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Sunday 11 May 2014


Time to slam the brakes on politically correct spin, and park Jezza-bashing

Dropping the N-bomb has left Jeremy Clarkson fighting to save his career, writes Ruth Dudley Edwards

DRIVE: Frances Clarkson who manages her husband Jeremy Clarkson’s career is reportedly divorcing him. Photos: PA

Owing to my total lack of interest in vehicular issues, I've never watched more than a YouTube clip of Top Gear, but though I know he's an overgrown schoolboy, I have a slightly soft spot for Jeremy Clarkson. In the long-drawn-out war between him and Piers Morgan, Clarkson may be silly, but unlike Morgan, he's never sanctimonious. If Clarkson's the cheeky boy throwing ink pellets around and drawing rude cartoons of the teacher, Morgan's the sneak who's telling on him as part of his campaign to become head boy.

Take the row about the clips of Clarkson swinging a finger between two cars and reciting some of the nursery rhyme: "Eeny, meeny, miny, moe". What was aired in February 2013 had him reciting as the following line: "Catch a teacher by his toe." What the left-wing Daily Mirror, which Morgan once edited, got hold of for a shock-horror story headlined 'Clarkson's n-word shame', was an unused clip showing him mumbling what on close examination probably was "Catch a nigger by his toe", the version imported from America that would still have been around in Clarkson's childhood.

Clarkson first denied using the word and then, after viewing, agreed he probably had. In the filmed apology forced out of him by BBC top brass, he read from a note he had sent at the time to the production office saying: "I didn't use the n-word here but I've just listened through my headphones and it sounds like I did. Is there another take that we could use?" He loathed the word, he explained, and begged forgiveness for having said it inadvertently in a clip no one was ever supposed to see.

Clarkson is known to be a neighbour and friend of David Cameron, so it was inevitable that politicians got in on the act. Harriet Harman, Labour's humour-free and relentlessly PC deputy leader, tweeted: "Anybody who uses the N-word in public or private in whatever context has no place in the BBC." (Well, that's most inhabitants of black neighbourhoods banned from broadcasting for starters. For as the Urban Dictionary explains, it's a word "that everyone else is afraid to define except in utter seriousness, for fear of being branded a racist, in total ignorance of the colloquial usage of the word, its characterization in popular culture, and the populations of people it is used most by.")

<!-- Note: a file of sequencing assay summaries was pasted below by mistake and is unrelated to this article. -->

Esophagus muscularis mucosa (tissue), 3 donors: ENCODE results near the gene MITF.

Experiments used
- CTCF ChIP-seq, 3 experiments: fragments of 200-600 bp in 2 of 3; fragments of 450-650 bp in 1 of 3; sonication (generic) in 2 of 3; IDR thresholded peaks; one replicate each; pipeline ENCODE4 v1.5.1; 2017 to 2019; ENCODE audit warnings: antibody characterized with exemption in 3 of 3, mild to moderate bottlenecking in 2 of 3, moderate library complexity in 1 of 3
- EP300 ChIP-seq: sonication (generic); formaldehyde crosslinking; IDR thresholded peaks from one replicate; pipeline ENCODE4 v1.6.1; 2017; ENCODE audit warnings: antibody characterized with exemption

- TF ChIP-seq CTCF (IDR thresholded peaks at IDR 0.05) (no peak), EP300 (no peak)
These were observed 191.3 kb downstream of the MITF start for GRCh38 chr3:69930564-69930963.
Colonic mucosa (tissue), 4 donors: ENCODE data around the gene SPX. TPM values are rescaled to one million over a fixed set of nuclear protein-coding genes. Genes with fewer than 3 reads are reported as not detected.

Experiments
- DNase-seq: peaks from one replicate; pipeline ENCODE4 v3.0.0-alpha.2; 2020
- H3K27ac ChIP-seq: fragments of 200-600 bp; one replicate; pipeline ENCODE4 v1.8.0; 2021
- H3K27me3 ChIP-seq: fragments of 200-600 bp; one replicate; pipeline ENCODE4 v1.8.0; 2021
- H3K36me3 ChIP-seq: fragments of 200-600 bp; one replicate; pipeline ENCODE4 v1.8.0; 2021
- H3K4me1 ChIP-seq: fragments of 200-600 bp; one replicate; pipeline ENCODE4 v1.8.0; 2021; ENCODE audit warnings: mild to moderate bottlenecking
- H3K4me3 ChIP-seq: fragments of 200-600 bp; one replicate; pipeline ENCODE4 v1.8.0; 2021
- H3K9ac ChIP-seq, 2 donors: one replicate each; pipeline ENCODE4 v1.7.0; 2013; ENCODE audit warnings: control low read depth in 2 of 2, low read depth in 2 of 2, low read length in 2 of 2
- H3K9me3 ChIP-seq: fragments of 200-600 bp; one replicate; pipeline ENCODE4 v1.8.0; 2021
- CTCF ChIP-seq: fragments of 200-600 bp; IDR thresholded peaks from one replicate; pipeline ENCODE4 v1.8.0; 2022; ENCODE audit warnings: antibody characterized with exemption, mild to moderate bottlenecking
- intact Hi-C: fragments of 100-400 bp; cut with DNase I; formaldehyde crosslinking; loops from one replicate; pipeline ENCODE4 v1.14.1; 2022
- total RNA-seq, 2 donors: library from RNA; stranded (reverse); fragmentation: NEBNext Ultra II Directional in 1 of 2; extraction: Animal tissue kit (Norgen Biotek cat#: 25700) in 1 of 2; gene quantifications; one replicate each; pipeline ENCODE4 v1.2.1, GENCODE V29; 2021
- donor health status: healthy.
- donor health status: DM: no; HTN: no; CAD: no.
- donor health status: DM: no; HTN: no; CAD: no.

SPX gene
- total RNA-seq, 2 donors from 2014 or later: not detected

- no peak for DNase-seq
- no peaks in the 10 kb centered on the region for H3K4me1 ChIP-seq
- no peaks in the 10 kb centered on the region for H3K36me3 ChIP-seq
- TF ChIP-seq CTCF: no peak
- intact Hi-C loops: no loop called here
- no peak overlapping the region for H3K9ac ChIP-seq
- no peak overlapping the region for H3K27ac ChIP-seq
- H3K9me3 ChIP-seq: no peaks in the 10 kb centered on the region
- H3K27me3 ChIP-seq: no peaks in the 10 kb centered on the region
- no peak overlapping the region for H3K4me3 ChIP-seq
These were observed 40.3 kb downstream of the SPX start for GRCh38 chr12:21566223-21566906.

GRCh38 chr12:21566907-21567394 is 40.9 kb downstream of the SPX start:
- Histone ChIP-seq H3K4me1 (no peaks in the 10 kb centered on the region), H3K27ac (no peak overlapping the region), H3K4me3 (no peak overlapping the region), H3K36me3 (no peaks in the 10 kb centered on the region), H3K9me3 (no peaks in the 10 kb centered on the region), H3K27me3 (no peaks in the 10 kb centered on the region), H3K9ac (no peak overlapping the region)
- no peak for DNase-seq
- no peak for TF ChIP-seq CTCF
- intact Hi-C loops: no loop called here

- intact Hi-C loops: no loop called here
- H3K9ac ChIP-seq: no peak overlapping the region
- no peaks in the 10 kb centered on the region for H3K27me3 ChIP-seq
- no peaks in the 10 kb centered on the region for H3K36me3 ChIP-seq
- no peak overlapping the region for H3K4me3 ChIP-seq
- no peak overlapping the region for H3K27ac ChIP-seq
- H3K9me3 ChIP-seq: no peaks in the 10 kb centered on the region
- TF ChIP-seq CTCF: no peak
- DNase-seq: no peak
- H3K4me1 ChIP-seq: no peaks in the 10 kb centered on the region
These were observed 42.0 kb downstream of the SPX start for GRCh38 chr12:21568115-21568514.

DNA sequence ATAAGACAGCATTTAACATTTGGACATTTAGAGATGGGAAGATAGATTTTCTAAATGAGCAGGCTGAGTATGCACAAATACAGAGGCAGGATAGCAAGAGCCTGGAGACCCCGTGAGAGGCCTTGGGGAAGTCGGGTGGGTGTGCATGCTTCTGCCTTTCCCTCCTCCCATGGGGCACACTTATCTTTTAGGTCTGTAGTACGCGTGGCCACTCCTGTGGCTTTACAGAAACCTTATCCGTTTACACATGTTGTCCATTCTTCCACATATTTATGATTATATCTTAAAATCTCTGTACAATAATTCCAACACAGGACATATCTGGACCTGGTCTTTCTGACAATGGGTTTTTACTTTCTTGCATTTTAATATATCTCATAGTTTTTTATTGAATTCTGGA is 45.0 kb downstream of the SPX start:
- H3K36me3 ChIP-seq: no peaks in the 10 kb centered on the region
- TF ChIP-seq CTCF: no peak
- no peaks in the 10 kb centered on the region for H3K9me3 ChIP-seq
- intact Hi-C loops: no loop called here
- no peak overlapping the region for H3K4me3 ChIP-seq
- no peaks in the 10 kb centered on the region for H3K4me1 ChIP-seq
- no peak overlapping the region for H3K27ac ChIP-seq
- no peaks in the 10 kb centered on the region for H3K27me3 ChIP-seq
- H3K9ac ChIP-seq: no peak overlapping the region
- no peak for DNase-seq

Michael Gove, the Tories' lightning conductor, sprang to Clarkson's defence, on the not unreasonable grounds that he hadn't intended to say the word or have it broadcast so his apology should be accepted. But Piers Morgan was in like Flynn tweeting his horror at his old enemy's racism. To a response from a member of the public saying: "Piers most people think it's a silly witch hunt, it's a nursery rhyme not a statement!" he opined: "No, they're not. All decent people are revolted."

Among these outraged upright citizens was a British lawyer who announced his firm did not accept the apology and would be writing to President Obama and the ambassadors of every country that viewed Top Gear to ask "if this racist show should continue to be broadcast". And Clarkson's now being investigated by the media regulator Ofcom for allegedly saying something racist on a show filmed in Thailand.

Slightly abashed at having grovelled to save his TV career, Clarkson wrote in the Sunday Times: "I've been told by BBC chiefs that I'm drinking at the last-chance saloon so from now on I shall arrive at work on a bicycle with a copy of the Guardian under my arm, and at lunchtime, instead of moaning about how everything on the menu is vegetarian, I shall cheerily ask for extra lentils in my nuclear-free peace soup." (It's sentences like that that attract support from indecent people like me.)

Clarkson's first wife, Alex, didn't want to be left out. Notorious for having left him in 1989 for one of his best friends after six months of marriage, she claimed in 2011 that they had rekindled their romance in 1999 despite his being re-married to Frances, his manager. "I don't think he ever loved his wife – he loved me," Alex said last week. Frances was divorcing him because of his infidelities, Alex alleged helpfully, and Frances, having "made him into the idol he is today" was entitled to whatever she could get of his £30m.

It's understandable that a chap who hates talking about his feelings might want to spend a lot of time with other chaps driving madly around the place saying whatever comes into his head. If his persecution continues, I might even have to join his 350 million fans and watch Top Gear.

Ruth Dudley Edwards

© Ruth Dudley Edwards